Russian oil is not covered by the sanctions, but nobody wants to touch it. According to IEA forecasts, as of April 2022, 3 million barrels per day of oil and petroleum products from Russia may not find a market outlet. This creates the risk that Russian oil will be re-registered to avoid sanctions. During the first days of April, according to statistics from the Marinetraffic platform, no data from the Automatic Identification System (AIS) had been recorded for 431 of the 710 registered Russian tankers with a total carrying capacity of more than 26.4 million barrels.

The price differential between Urals crude and European Brent crude has increased more than fivefold since the start of the war. Unfortunately, there are still several buyers of Russian oil in the EU. Russian refineries in the EU consume 1.23 million barrels per day. Hungary has also stated that it opposes an embargo. Hungary’s state-owned MOL refineries process more than 0.21 million barrels per day of Russian crude. In addition, refiners in the Netherlands, Germany and Greece have declined to comment on the EU directive.

Figure 3: Price difference between Russian Urals crude oil and Brent, Dubai and WTI crude oil in US dollars

Note: The figure uses oil futures prices from 1 January to 1 April 2022 for Brent, Dubai Crude Oil (Platts) and WTI oil. Calculations by the Polish Economic Institute based on data from investing.com (accessed on 4 April 2022).

The EU has a chance to move away from Russian fossil fuels through diversification, substitution, and reduction. There are several sources of oil, gas, and coal imports. The EU imports around 3 million barrels of oil per day from Russia. This could be replaced by fuel from the US (0.8-1 million barrels per day) or Iran, after successful negotiations (1.3 million barrels per day), and by reshaping supply chains from Canada, Norway, the UK, and Denmark (0.8 million barrels per day).

According to our calculations, Russian gas imports to the EU could even be reduced by more than 90% this year. Increasing liquefied natural gas (LNG) imports could provide around 50 billion cubic metres. Importing more gas from Azerbaijan, Algeria, and Norway could generate an additional 10 billion cubic metres. Around 13.5 billion cubic metres of Russian gas might not be replaced this year. For coal, the most popular alternative suppliers are Australia and Colombia. Pakistan and India’s policy of independence in terms of coal supply means that almost 50 million tonnes from South Africa will be freed up.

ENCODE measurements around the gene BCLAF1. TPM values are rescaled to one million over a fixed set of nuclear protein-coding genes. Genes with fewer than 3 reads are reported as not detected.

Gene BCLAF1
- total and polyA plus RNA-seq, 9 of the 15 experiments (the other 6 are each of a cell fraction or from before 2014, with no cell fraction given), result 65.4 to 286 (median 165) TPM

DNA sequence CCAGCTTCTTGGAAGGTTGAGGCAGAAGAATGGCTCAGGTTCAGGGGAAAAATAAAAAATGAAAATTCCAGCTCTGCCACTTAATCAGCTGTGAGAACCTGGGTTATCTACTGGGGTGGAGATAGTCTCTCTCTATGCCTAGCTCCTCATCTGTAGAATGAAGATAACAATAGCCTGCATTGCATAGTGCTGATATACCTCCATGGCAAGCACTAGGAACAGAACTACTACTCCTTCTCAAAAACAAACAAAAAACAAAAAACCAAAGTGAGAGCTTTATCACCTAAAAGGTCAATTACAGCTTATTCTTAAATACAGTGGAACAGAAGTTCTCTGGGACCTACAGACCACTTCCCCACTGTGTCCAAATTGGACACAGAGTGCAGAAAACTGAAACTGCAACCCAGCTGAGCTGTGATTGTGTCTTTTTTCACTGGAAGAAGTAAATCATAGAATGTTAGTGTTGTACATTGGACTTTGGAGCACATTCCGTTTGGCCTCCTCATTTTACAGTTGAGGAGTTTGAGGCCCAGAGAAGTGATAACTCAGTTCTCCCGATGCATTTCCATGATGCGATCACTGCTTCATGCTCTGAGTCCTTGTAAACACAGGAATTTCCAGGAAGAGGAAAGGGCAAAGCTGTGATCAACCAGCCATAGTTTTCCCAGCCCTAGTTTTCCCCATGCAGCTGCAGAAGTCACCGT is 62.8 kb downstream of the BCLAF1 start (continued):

As consumers, we can impose our own sanctions on Russian fossil fuels in heating and transportation. Lowering the temperature in buildings by one degree Celsius during the heating season and reducing air conditioning in the summer by two degrees Celsius could reduce gas usage by almost 20 billion cubic metres. Government support is needed for the replacement of heating sources and thermal modernisation of residential and commercial buildings, which could reduce the demand for Russian gas and coal. Figure 4 below shows a set of recommendations by the Polish Economic Institute for replacing 137.5 billion cubic metres of Russian gas in 2022.

Figure 4: Recommendations for replacing Russian gas in 2022

Note: Recommendations based on the Polish Economic Institute’s own analysis and proposals by the European Commission and International Energy Agency.

What is more, reducing oil usage in travel-related activities could save almost 2.1 million barrels of oil per day, according to the IEA. Proper management of public transport systems and encouraging people to use them, eco-driving, ensuring vehicles have the correct tyre pressure, removing unnecessary heavy objects from cars, vehicle sharing, and lowering the speed limit on motorways could also lower the demand for fuel.

Europe faces a daunting task in which the only right option is to become independent of fossil fuels from Russia. It is a choice between short-term gains over long-term security. Our overview of alternative suppliers shows that independence is possible.

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Note: the above was first published on LSE EUROPP.

About Author

Maciej Miniszewski is an Analyst in the Climate and Energy Team at the Polish Economic Institute.

 

 

Photo by Elena Mozhvilo on Unsplash

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LSE British Politics and Policy